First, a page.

The abolitionist

National | Activists believe John Miller is the man to make the fighting of forced prostitution a State Department priority

Issue: "Portable Pentagon," March 1, 2003

IN VERA CRUZ, MEXICO, A YOUNG woman named Maria is approached by an acquaintance. There are restaurant jobs in the United States, the woman tells her; Maria can earn money, lots of it, and boost her little girl and her parents out of poverty.

It sounds like the all-American dream to 18-year-old Maria. But once in the United States, the dream becomes a nightmare. "I was transported to Florida, and there one of the bosses told me I would be working at a brothel as a prostitute," she recalls. "I told him he was mistaken, and that I was going to be working at a restaurant, not a brothel. He said I owed him a smuggling debt and the sooner I paid it off, the sooner I could leave."

If Maria or her fellow prostitutes refused to service a customer, "the bosses would show us a lesson by raping us brutally. We worked six days a week, 12 hours a day. If anyone became pregnant, we were forced to have abortions, and the cost of the abortion was added to the smuggling debt," Maria says.

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It was horror stories like Maria's that recently drove John Miller, a former congressman from Washington state, to come back to the other Washington last month to head up the Office of Trafficking in the State Department.

"I realized that slavery was still alive," Mr. Miller, 64, told WORLD. Even as he considered the job, "The U.S. attorney in Seattle arrests these men for running a sex slavery ring. I'm reading about how they lured these girls from Asian nations, promised them restaurant jobs, modeling jobs, got them to Seattle, seized their passports, beat them, raped them, moved them from brothel to brothel. There it was in civil Seattle," Mr. Miller says, shaking his head in disbelief.

Since then, he says, "I've read this story a thousand times" and met with people who rescue women and children from sex slavery around the world, one of whom showed him a videotape of a 6-year-old girl being sold. The more he read and heard, Mr. Miller says, the more he wanted to help President Bush lead a fight against modern-day slavery.

Mr. Miller's fans-including Vice President Dick Cheney and congressmen Tom DeLay, Henry Hyde, Frank Wolf, and Chris Smith-believe he has the guts to take on what Mariam Bell, national director of public policy at the Wilberforce Forum, calls "the pro-prostitution mafia" within the State Department-people who are, anti-slavery activists charge, deliberately subverting the mandate of the Trafficking Victims Protection Act of 2000.

The Act was intended to reduce the number of women and children-at least a million strong-who are forced to travel a global map of misery. Slavers peddle Nigerian women to West European men. Moldovan girls are trafficked to Yugoslavia. Pakistanis purchase young Afghan males while Italians rape females kidnapped from Kosovo refugee camps. In China, the market for North Korean women is strong. Japanese and Australian men buy Thai and Filipino girls, while Mexican girls end up in U.S. brothels. According to the humanitarian group Doctors Without Borders, in Cambodia, 5-year-olds are forced to perform oral sex on clients; girls as young as 10 are penetrated.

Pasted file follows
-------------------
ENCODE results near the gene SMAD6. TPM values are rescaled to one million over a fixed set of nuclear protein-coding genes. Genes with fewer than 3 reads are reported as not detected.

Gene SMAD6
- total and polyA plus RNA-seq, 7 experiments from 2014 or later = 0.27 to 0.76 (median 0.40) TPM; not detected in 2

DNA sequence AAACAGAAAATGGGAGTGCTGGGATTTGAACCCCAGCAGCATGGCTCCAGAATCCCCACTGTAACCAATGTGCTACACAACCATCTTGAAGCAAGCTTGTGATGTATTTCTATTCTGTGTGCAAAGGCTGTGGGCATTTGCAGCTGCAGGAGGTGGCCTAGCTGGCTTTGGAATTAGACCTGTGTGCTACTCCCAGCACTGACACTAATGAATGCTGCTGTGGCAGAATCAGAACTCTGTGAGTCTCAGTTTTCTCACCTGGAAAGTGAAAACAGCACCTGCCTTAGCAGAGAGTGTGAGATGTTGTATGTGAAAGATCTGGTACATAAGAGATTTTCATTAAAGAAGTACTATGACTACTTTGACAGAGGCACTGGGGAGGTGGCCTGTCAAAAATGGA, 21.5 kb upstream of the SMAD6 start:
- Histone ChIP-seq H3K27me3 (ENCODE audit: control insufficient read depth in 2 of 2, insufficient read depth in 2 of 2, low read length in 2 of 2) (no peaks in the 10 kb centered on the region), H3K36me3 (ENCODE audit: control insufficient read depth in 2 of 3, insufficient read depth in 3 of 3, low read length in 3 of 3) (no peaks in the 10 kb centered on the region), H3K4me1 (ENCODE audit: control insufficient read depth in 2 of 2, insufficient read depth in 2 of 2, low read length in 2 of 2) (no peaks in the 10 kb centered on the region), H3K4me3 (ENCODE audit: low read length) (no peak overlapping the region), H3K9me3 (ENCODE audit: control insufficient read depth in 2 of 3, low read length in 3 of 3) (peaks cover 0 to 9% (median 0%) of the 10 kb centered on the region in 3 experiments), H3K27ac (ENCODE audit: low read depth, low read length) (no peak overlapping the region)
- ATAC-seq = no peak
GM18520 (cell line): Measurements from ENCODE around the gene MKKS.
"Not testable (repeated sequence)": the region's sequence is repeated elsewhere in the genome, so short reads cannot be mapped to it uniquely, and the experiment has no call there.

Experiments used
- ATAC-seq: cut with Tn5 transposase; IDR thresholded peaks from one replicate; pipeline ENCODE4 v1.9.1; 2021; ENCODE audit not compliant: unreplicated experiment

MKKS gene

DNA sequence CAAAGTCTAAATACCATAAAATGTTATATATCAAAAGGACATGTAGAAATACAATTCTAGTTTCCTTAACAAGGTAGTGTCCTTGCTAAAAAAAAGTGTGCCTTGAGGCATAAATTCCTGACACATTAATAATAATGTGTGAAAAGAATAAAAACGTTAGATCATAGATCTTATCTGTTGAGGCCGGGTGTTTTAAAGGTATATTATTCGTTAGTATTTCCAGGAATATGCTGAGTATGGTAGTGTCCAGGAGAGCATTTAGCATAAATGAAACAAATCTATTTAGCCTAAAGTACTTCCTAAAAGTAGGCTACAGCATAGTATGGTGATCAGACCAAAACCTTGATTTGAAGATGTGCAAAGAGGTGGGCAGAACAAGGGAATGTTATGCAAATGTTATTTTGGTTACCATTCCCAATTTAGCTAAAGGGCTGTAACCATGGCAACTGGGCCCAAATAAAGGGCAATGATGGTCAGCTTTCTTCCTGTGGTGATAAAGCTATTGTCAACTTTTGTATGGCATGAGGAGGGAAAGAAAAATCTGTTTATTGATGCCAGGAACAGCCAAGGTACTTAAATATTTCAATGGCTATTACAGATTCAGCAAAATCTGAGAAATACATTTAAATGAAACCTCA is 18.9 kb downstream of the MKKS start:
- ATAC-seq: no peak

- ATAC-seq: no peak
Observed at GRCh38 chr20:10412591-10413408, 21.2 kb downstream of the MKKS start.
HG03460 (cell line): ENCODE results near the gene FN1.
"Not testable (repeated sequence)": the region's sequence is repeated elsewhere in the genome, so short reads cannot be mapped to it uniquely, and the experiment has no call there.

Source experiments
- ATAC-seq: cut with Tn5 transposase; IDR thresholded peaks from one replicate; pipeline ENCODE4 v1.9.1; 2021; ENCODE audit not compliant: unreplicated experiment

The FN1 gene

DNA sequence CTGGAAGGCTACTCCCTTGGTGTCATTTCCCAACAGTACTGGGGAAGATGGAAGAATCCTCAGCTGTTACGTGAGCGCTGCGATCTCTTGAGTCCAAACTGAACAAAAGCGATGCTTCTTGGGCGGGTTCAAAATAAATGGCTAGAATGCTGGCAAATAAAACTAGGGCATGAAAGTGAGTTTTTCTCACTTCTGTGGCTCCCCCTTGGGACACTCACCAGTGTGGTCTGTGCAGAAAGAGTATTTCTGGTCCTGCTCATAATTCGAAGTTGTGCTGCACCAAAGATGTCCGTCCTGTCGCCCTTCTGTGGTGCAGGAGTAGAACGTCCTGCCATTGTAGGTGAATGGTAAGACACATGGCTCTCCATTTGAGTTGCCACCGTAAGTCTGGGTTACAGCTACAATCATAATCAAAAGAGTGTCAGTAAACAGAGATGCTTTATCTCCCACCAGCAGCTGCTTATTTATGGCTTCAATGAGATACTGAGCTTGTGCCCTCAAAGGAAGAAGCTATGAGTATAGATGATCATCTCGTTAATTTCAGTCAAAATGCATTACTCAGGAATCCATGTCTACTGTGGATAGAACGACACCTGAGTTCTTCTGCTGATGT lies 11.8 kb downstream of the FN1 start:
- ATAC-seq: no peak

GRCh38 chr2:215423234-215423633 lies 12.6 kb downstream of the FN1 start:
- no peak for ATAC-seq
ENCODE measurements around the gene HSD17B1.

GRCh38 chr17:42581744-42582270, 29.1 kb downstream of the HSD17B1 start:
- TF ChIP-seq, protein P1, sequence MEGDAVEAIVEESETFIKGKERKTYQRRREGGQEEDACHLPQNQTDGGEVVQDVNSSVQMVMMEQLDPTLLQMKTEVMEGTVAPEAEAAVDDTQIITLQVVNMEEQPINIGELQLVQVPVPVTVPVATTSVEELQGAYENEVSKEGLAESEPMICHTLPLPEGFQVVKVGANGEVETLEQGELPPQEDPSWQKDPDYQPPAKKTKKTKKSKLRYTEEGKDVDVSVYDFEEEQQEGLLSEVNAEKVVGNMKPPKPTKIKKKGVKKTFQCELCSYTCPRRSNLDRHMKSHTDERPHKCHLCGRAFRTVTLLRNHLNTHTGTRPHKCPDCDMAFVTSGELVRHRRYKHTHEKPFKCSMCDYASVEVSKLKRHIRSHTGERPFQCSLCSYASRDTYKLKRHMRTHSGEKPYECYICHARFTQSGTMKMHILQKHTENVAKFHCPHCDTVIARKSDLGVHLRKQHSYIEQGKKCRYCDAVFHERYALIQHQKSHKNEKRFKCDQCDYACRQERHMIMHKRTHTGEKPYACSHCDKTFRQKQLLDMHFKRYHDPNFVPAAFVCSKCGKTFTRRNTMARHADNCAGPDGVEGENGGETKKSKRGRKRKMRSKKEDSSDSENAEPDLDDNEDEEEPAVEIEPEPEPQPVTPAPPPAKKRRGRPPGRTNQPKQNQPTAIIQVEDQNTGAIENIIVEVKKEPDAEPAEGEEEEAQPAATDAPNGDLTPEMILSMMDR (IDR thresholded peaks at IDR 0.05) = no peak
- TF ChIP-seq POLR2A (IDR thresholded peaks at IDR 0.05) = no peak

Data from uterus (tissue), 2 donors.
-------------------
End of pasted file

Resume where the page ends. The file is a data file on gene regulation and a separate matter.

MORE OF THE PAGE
The Act (passed in October, 2000, over the objections of the Clinton Administration, although Mr. Clinton eventually signed it) tells the State Department to identify and expose the world's worst offenders so the United States can hold out the threat of sanctions if conditions don't improve. But when the State Department issued its 2002 sex-trafficking report last June, it was a whitewash: Some of the worst offenders, such as India, Thailand, and Brazil, were left off the "flagrant violations" list, meaning no sanctions would be forthcoming; anti-trafficking activists were outraged.

While no one actually admits to being in favor of sexual slavery, anti-trafficking activists say other State Department officials had other priorities. Those responsible for promoting other U.S. diplomatic or economic interests fear that pressuring countries over their sex-slavery problems might harm other U.S. efforts. (While fighting sex trafficking is his own highest priority, Mr. Miller says, "It is understandable that somebody in a different bureau or an embassy not only sees this law but sees other laws under which they're operating" and has to decide which policy goal has higher priority.)

Also in play was a savage ideological battle over how prostitution should be viewed. Radical feminists in Europe and America-including those in the State Department-have redefined prostitutes as "sex workers" and view selling one's body as an "empowering career option," one that simply needs the proper government regulation. Hudson Institute senior fellow Michael Horowitz castigates this view that "minimum wages and ergonomic mattresses will help women escape poverty and enslavement and ruin."


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